The Department of Pesticide Regulation registers all pesticides in California, after evaluating their efficiency and potential for impacts to human health and the environment. The Department has a continuing obligation to reevaluate pesticides, and may cancel a prior registration. Since 2006, there has been a documented widespread collapse of honey bee colonies in the United States. One suspected factor is exposure to pesticides such as dinotefuran, the active ingredient in pesticides sold by the real parties. For this reason, in 2009, the Department initiated the still-ongoing process of reevaluating dinotefuran’s registration. Simultaneously, in 2014, the Department issued public reports for a proposal to amend labels for pesticides containing dinotefuron. The amended labels would allow the pesticides to be used on fruit trees, and in increased quantities. The reports concluded that the use of each pesticide in a manner consistent with the new labels would have no direct or indirect significant adverse environmental impacts, and therefore the Department did not propose alternatives or mitigation measures. The Department issued a final approval of the label amendments in June 2014. Pesticide Action Network filed a petition for writ of mandate in Alameda Superior Court and after a lower court finding for the Department, this appeal followed.

The Department’s pesticide program falls under the CEQA section 21080.5 exemption for CRPs. This exemption permits a state agency to rely on abbreviated environmental review documents, which are the functional equivalent of CEQA documents. Here, the Department issued the functional equivalent of a negative declaration. The standard of review is whether there was a prejudicial abuse of discretion, which is established if the agency did not proceed in a manner required by law, or if the determination is not supported by substantial evidence.

First, the court rejected the Department’s assertion that because it operates a CRP, its functionally-equivalent environmental review documents are otherwise exempt from CEQA’s substantive requirements. The court found that section 21080.5 is a “limited” exemption, and environmental review must otherwise comply with CEQA’s policy goals, substantive requirements, content requirements stated in section 21080.5, and any other CEQA provisions, as well as the Department’s own regulations.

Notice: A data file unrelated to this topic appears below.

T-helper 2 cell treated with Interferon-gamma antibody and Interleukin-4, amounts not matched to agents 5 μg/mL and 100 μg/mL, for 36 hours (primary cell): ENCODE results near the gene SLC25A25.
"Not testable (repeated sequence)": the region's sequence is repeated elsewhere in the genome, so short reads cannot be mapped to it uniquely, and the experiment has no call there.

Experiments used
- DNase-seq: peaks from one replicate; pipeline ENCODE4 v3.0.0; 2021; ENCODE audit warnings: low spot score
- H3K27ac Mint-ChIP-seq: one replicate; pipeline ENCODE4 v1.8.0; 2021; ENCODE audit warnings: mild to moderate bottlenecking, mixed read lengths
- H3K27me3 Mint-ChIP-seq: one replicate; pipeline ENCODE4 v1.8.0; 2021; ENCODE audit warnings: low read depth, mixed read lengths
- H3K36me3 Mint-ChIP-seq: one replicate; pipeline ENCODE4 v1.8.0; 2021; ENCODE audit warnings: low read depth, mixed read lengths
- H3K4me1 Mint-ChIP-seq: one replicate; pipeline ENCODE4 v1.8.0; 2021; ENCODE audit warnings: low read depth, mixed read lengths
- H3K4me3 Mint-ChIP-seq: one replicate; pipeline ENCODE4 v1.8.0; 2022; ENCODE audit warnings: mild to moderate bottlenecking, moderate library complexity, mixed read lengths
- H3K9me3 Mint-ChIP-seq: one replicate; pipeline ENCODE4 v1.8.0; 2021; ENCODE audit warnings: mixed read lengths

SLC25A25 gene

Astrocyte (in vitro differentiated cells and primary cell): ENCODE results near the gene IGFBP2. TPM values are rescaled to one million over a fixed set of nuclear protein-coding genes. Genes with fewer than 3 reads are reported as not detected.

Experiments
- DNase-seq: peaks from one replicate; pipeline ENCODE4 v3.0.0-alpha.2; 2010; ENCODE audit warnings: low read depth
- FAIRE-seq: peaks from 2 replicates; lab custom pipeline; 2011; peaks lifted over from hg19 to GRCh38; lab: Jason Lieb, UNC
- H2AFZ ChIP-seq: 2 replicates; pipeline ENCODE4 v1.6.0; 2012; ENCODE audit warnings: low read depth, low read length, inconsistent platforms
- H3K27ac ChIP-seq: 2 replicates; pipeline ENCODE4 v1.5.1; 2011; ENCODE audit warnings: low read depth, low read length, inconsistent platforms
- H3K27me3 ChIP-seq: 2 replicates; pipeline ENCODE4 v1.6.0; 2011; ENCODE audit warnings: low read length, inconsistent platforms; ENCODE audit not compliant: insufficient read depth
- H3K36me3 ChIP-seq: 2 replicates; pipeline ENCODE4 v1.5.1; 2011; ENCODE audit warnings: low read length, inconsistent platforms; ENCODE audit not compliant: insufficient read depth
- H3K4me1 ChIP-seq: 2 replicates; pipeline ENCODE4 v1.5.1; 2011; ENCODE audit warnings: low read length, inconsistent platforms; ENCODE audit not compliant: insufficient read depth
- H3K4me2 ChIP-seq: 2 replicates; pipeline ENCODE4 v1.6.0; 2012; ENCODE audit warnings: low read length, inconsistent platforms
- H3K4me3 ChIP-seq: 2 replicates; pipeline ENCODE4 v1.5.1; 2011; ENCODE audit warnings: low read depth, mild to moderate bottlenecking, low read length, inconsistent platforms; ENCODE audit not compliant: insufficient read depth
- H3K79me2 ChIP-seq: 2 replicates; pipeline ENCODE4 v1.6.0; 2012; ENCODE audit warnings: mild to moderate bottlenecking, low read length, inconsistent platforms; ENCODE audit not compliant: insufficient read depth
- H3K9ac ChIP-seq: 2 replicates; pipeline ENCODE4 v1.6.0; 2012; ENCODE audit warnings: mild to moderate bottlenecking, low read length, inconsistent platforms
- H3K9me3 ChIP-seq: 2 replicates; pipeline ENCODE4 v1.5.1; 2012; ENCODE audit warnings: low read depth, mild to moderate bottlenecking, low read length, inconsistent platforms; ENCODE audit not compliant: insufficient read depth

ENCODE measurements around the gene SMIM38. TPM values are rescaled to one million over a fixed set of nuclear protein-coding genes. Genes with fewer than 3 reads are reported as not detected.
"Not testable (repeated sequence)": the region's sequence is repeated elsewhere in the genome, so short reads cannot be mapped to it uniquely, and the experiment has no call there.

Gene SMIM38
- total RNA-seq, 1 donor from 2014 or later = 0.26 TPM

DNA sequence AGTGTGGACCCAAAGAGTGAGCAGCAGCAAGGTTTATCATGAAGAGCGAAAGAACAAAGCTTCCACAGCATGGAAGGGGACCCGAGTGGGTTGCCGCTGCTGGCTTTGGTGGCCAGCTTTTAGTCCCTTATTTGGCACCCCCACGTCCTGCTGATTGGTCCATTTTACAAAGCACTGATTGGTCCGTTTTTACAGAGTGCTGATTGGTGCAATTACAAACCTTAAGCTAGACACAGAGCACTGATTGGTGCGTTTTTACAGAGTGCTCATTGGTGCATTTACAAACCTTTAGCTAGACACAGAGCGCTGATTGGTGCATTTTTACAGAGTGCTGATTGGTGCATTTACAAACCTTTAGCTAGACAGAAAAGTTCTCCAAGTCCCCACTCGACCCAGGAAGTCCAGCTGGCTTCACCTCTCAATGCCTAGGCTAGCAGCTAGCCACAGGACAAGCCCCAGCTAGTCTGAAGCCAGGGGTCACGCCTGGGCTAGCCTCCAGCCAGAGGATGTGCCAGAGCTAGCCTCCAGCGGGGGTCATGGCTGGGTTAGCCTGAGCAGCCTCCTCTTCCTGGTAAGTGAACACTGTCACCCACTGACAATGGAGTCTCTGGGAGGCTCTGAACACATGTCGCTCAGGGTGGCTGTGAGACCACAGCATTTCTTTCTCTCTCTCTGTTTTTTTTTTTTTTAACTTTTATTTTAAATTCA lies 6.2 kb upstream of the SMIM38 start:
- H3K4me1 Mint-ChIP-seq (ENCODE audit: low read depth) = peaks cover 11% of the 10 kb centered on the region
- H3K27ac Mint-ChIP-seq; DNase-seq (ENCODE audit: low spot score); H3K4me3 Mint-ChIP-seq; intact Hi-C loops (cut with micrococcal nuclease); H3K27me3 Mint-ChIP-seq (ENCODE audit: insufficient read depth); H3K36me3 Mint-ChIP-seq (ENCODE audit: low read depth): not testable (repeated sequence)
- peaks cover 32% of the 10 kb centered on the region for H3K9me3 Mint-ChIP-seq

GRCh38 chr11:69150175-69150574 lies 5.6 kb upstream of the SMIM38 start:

Second, the court found that the Department’s report was inadequate under CEQA because it failed to analyze alternatives and cumulative impacts, and did not describe the environmental baseline. With respect to alternatives, contrary to the Department’s assertion, a functionally-equivalent document prepared under a CRP must consider alternatives, as required by both CEQA and the Department’s own regulations. The Department argued that it did not need to consider alternatives because it concluded there would be no significant environmental impacts. The court explained that the standard for a CRP for determining whether an adverse impact may occur is the same as the “fair argument” standard under CEQA. Furthermore, the content requirements for environmental review under a CRP require that a state agency provide proof–either a checklist or other report–that there will not be adverse effects. The court found that the Department did not produce or consider such evidence.

The court also held that the substantive requirements and broad policy goals of CEQA require assessment of baseline conditions. The Department argued that it had acknowledged and assessed baseline conditions, but the court disagreed. The Department’s baseline discussion was based on one statement that “the uses are already present on the labels of a number of currently registered neonicotinoid containing products.” The court found that this general statement was not sufficient.